Public Health Professionals

Get answers to frequently asked questions about COVID-19 and aquatic venues.

a public swimming pool with no people around

Water-based physical activity, such as swimming, improves physical and mental health throughout life; however, it can put people at risk for recreational water–associated illness and injury. A recreational water illness outbreak is the occurrence of similar illnesses in 2 or more persons, epidemiologically linked by location and time of exposure to recreational water. For 1978–2012, 879 recreational water illness outbreaks have been reported CDC, and the number reported annually has increased significantly in recent years, especially the number of outbreaks associated with treated recreational water venues (e.g., pools and hot tubs/spas) reported annually. Drowning results in approximately 4,000 deaths each year, is a leading cause of injury death among children ages 1–4 years, and more than half of fatal drownings in this age group occur in a pool 1. Nonfatal drowning also results in approximately 5,800 emergency department (ED) visits each year; more than half of these patients are children ages 1–4 years, and approximately two thirds of nonfatal drownings in this age group occur in a pool 2. Pool chemical–associated health events (e.g., respiratory distress or burns) result in approximately 3,000–5,000 ED visits each year, and almost half of the patients are younger than 18 years of age 3-5.

Public Aquatic Facility Inspections

Code enforcement through inspections of public aquatic facilities is an important tool in preventing recreational water–associated illness and injury. An inspection of a public aquatic facility is an assessment of whether its operation and maintenance meet the standards set in the jurisdiction’s public health code. During inspections, environmental health practitioners can serve as illness-and-injury-prevention advisors to pool operators. Immediate closures and violations offer an opportunity to educate operators about how to properly operate and maintain aquatic facilities and why these measures are necessary to prevent repeated violations of given operation or maintenance standards in public aquatic facility codes. By closing venues that pose a serious public health threat and by identifying violations to be corrected, environmental health practitioners play a vital role in minimizing risk for illness and injury at public aquatic facilities.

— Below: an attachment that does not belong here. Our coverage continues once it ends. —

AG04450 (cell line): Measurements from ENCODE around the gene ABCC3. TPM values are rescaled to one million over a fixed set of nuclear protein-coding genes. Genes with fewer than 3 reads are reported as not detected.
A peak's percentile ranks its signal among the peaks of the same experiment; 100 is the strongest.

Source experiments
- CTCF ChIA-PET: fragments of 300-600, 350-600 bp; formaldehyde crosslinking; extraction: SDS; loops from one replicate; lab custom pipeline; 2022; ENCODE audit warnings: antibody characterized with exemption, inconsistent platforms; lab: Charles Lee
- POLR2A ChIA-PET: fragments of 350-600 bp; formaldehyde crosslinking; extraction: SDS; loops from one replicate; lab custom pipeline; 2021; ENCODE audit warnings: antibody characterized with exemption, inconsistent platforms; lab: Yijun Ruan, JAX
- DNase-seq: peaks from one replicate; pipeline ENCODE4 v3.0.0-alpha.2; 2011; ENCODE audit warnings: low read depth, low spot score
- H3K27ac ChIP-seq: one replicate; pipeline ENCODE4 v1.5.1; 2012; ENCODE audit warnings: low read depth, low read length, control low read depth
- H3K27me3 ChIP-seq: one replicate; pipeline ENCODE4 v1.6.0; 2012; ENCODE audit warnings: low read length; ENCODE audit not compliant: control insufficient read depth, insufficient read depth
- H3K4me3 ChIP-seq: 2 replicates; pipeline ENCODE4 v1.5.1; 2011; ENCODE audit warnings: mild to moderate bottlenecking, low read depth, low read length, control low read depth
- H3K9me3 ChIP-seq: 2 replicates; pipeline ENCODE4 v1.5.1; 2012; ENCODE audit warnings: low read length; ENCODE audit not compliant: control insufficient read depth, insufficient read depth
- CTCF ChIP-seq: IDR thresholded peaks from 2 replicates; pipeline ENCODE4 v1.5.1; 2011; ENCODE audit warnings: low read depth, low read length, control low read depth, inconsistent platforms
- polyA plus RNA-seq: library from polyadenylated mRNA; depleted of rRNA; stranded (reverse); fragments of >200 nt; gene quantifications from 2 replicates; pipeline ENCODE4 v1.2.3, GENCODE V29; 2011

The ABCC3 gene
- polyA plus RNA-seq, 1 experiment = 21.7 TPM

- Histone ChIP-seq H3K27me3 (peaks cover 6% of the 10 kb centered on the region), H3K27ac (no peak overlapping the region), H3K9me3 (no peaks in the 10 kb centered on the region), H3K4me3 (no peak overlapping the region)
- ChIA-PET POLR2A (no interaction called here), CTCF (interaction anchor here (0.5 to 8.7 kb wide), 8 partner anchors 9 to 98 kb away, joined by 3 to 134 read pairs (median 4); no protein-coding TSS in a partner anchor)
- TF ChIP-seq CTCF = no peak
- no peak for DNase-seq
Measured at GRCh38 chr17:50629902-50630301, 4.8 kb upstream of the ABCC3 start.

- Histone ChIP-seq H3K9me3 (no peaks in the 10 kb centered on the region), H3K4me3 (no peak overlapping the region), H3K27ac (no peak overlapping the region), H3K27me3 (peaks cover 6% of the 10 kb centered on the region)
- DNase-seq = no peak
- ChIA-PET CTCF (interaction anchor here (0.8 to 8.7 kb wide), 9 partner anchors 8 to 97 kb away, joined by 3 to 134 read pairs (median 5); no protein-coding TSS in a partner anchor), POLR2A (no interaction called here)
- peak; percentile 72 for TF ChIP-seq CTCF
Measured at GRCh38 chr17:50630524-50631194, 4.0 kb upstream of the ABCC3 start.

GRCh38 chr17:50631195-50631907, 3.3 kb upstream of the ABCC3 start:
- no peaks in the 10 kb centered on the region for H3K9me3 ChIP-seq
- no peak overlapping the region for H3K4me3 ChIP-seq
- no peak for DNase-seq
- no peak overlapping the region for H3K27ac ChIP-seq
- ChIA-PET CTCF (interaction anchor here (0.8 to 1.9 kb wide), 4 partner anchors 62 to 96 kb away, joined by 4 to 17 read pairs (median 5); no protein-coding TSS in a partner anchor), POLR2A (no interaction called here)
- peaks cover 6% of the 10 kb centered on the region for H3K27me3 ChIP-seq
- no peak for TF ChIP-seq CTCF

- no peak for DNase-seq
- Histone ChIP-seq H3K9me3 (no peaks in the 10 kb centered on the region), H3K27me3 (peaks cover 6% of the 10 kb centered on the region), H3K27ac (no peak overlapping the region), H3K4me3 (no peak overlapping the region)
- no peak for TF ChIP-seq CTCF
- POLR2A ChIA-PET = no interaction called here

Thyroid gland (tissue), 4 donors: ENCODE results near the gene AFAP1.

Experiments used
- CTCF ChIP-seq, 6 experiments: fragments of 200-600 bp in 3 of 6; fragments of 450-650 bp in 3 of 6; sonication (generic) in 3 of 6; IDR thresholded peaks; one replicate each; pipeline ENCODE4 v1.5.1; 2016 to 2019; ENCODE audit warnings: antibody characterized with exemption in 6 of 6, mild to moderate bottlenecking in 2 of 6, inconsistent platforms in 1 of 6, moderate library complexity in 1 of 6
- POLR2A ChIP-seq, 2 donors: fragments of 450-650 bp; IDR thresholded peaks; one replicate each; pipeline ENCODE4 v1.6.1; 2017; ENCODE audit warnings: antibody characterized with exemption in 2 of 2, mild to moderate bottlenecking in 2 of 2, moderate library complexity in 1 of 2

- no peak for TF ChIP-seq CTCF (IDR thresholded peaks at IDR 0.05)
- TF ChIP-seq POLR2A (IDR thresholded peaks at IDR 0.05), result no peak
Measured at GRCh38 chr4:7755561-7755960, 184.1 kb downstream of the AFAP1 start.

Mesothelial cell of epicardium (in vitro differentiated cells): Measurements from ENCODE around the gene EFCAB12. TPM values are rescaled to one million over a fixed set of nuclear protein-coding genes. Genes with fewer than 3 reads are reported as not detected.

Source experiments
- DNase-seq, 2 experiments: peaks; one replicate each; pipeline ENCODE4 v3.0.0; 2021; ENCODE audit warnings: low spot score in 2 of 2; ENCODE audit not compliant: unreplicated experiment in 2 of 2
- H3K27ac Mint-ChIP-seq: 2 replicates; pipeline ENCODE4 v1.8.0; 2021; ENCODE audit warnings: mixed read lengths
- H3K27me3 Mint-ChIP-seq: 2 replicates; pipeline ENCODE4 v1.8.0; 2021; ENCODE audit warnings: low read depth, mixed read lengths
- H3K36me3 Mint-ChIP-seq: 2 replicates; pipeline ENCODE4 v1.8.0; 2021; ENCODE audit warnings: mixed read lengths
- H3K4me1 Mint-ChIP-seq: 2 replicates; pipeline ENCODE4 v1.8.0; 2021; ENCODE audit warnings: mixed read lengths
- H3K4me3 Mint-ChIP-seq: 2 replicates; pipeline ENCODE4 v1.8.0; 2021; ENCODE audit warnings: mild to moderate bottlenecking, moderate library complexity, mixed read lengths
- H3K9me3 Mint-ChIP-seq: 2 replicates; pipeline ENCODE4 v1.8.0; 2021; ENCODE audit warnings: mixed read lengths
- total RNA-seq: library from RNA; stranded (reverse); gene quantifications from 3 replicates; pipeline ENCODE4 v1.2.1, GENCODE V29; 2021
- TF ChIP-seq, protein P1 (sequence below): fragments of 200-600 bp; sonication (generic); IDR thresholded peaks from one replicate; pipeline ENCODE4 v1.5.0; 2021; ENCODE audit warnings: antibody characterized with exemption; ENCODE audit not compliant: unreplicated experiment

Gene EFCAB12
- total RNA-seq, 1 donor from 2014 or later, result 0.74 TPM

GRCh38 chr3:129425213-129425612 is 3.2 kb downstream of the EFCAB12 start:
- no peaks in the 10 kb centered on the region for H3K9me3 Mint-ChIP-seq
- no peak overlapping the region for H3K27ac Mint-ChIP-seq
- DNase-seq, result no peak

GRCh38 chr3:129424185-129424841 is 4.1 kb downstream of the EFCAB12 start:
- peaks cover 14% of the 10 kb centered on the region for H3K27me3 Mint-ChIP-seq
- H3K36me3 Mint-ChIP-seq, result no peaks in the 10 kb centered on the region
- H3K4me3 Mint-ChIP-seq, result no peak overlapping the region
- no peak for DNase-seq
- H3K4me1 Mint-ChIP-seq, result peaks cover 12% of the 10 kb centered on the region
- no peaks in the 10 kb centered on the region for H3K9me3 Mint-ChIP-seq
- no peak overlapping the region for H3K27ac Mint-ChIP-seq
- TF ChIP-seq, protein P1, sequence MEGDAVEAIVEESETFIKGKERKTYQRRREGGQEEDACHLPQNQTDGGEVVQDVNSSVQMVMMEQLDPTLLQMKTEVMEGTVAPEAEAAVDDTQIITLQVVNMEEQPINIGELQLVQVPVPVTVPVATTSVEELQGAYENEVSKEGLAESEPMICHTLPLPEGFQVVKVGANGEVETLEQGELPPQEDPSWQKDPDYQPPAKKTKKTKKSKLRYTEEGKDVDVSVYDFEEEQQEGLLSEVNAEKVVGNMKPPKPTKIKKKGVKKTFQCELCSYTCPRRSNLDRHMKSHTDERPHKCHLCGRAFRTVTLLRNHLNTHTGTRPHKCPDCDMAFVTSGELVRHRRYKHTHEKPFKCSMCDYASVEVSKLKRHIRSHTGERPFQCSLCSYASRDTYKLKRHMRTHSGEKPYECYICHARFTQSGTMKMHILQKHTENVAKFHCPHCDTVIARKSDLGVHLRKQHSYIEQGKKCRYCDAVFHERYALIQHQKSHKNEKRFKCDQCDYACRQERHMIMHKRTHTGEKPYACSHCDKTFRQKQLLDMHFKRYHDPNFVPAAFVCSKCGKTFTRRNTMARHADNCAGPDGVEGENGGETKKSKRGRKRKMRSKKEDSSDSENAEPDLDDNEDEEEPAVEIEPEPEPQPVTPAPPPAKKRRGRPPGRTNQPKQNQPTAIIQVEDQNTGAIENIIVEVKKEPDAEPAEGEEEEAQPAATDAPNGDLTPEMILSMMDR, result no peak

The pages below include information for public health professionals to use for outbreak response and prevention of water–related injuries, as well for regulation and inspection of public pools and hot tubs:

  1. Xu J. Unintentional drowning deaths in the United States, 1999-2010. [PDF – 8 pages] NCHS Data Brief. 2014;149:1–8.
  2. CDC. Drowning—United States, 2005–2009. MMWR Morb Mortal Wkly Rep. 2012;61(19):344–7.
  3. Hlavsa MC, Robinson TJ, Collier SA, Beach MJ. Pool chemical-associated health events in public and residential settings – United States, 2003–2012, and Minnesota, 2013. MMWR Morb Mortal Wkly Rep. 2014;63(19):427–30.
  4. CDC. Pool chemical—associated health events in public and residential settings—United States, 1983–2007. MMWR Morb Mortal Wkly Rep. 2009;58(18):489–93.
  5. Hlavsa MC, Roberts VA, Anderson AR, Hill VR, Kahler AM, Orr M, Garrison LE, Hicks LA, Newton A, Hilborn ED, Wade TJ, Beach MJ, Yoder JS. Surveillance for waterborne disease outbreaks and other health events associated with recreational water— United States, 2007–2008. MMWR Morb Mortal Wkly Rep. 2011;60(SS12):1–32.
Page last reviewed: September 28, 2021